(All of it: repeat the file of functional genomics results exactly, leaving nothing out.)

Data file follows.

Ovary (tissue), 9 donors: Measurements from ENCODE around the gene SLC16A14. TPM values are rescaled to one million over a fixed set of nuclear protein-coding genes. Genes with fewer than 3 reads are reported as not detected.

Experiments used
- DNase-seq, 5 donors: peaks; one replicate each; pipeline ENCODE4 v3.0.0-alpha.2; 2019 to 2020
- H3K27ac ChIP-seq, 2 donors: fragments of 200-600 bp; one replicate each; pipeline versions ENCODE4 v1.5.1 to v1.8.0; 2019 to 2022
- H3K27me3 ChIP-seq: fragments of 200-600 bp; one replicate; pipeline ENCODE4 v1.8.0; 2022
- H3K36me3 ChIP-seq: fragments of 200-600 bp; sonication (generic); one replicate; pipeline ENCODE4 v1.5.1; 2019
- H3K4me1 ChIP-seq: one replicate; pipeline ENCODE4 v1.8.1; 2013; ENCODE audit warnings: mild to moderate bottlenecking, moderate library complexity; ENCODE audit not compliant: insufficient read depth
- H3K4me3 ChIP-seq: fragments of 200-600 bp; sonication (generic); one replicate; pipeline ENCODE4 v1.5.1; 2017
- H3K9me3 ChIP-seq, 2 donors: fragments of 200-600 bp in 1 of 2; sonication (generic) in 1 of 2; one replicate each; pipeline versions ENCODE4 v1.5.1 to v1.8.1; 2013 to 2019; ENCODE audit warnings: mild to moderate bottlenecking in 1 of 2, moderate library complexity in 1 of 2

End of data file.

Ovary (tissue), 9 donors: Measurements from ENCODE around the gene SLC16A14. TPM values are rescaled to one million over a fixed set of nuclear protein-coding genes. Genes with fewer than 3 reads are reported as not detected.

Experiments used
- DNase-seq, 5 donors: peaks; one replicate each; pipeline ENCODE4 v3.0.0-alpha.2; 2019 to 2020
- H3K27ac ChIP-seq, 2 donors: fragments of 200-600 bp; one replicate each; pipeline versions ENCODE4 v1.5.1 to v1.8.0; 2019 to 2022
- H3K27me3 ChIP-seq: fragments of 200-600 bp; one replicate; pipeline ENCODE4 v1.8.0; 2022
- H3K36me3 ChIP-seq: fragments of 200-600 bp; sonication (generic); one replicate; pipeline ENCODE4 v1.5.1; 2019
- H3K4me1 ChIP-seq: one replicate; pipeline ENCODE4 v1.8.1; 2013; ENCODE audit warnings: mild to moderate bottlenecking, moderate library complexity; ENCODE audit not compliant: insufficient read depth
- H3K4me3 ChIP-seq: fragments of 200-600 bp; sonication (generic); one replicate; pipeline ENCODE4 v1.5.1; 2017
- H3K9me3 ChIP-seq, 2 donors: fragments of 200-600 bp in 1 of 2; sonication (generic) in 1 of 2; one replicate each; pipeline versions ENCODE4 v1.5.1 to v1.8.1; 2013 to 2019; ENCODE audit warnings: mild to moderate bottlenecking in 1 of 2, moderate library complexity in 1 of 2